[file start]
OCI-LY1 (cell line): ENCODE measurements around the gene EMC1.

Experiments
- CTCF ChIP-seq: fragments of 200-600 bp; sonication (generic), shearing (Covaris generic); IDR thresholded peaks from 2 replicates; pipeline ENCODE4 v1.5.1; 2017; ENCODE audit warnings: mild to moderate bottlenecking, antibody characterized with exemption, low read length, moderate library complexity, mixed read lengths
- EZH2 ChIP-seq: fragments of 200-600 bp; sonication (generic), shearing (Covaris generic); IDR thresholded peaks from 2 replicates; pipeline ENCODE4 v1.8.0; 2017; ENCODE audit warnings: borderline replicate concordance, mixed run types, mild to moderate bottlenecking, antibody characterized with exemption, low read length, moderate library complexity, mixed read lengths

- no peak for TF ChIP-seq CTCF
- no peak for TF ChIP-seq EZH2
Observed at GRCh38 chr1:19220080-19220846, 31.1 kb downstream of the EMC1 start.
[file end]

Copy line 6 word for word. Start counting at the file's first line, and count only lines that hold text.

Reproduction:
- no peak for TF ChIP-seq EZH2